Interval analysis and related verified solution methods provide mathematically and computationally guaranteed solution enclosures that bound all the possible solutions of dynamic systems with uncertainties. This provides a foundation for rigorous deterministic global optimization and continuous satisfaction of path constraints. Based on this methodology, we present here new algorithms for two types of problem: dynamic global optimization (DGO) subject to inequality path constraints (IPC) and robust design and global optimization with uncertain parameters.
The DGO method is based on techniques developed for the verified solution of parametric systems of ordinary differential equations. These techniques provide rigorous interval bounds on the state variables, and thus on the constraints and objective function in the DGO problem. These techniques also provide explicit analytic representations (Taylor models) of these bounds in terms of the decision variables. This facilitates the use of constraint propagation techniques that can greatly reduce the domain to be searched for the global optimum. Since IPCs are often related to safety concerns, we adopt a conservative approach to constraint satisfaction. Through this approach, the search for the global optimum is restricted to a space in which continuous satisfaction of the IPCs is rigorously guaranteed, and an ε -global optimum within this space is determined.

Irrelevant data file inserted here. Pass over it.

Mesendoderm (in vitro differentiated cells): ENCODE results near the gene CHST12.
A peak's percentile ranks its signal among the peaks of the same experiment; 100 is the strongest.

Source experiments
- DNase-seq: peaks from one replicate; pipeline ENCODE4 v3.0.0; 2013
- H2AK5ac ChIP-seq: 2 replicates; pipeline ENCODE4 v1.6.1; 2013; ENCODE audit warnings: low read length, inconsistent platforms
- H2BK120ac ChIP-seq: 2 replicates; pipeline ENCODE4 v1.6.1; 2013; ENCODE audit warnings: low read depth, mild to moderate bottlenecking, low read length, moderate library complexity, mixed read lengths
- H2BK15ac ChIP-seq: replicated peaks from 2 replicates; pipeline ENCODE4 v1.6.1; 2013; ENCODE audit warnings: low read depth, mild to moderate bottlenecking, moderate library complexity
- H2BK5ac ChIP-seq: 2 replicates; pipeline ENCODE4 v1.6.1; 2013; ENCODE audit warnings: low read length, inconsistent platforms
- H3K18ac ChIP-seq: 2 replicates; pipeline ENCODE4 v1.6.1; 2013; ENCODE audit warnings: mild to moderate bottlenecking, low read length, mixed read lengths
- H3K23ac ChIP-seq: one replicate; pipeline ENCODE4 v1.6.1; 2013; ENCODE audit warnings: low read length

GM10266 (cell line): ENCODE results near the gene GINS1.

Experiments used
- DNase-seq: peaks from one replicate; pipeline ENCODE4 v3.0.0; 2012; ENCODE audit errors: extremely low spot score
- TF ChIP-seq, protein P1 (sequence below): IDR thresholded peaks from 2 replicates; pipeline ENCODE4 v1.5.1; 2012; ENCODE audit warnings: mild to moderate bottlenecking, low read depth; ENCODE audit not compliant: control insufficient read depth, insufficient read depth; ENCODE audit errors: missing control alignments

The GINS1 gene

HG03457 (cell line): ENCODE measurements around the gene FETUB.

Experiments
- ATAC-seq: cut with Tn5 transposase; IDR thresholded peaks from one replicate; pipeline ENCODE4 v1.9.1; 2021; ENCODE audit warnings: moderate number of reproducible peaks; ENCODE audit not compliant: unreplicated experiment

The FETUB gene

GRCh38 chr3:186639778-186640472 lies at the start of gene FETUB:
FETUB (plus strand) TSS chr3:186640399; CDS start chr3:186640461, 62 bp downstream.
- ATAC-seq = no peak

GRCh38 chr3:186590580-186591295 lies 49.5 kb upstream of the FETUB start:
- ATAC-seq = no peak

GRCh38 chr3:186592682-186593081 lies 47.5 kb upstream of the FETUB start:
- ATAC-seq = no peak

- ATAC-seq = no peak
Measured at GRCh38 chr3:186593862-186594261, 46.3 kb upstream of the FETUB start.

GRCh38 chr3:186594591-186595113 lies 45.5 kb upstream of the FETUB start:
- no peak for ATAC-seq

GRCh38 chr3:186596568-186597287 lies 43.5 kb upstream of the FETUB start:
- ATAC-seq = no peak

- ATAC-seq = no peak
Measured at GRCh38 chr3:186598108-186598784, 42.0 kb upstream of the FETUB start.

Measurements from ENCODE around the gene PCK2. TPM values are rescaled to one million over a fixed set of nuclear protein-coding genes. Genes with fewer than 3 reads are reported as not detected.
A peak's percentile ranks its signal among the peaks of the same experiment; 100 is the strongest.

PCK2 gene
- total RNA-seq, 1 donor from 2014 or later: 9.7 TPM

We then extend the DGO method and adopt a bi-level branch and reduce structure to address robust design and global optimization with uncertain parameters. Within the framework, we implement a heuristic subregion management procedure to achieve more efficient decisions. This approach provides guaranteed-feasible decision variable regions for robust design problems and locates an ε -global optimum over a confirmed feasible region for robust optimization problems.
Solving dynamic optimization problems with a rigorous approach can be computationally challenging. Therefore, another major goal here is to discuss how to tackle this challenge with parallel programming techniques. A general dynamic load balancing framework is designed, implemented using Message Passing Interface (MPI) and Posix multi-threads, and tested on a multi-core server. The effects of virtual networks and communication schemes are discussed.
Examples and comparative results for several problems are presented to demonstrate the potential of the methods presented and their computational performance.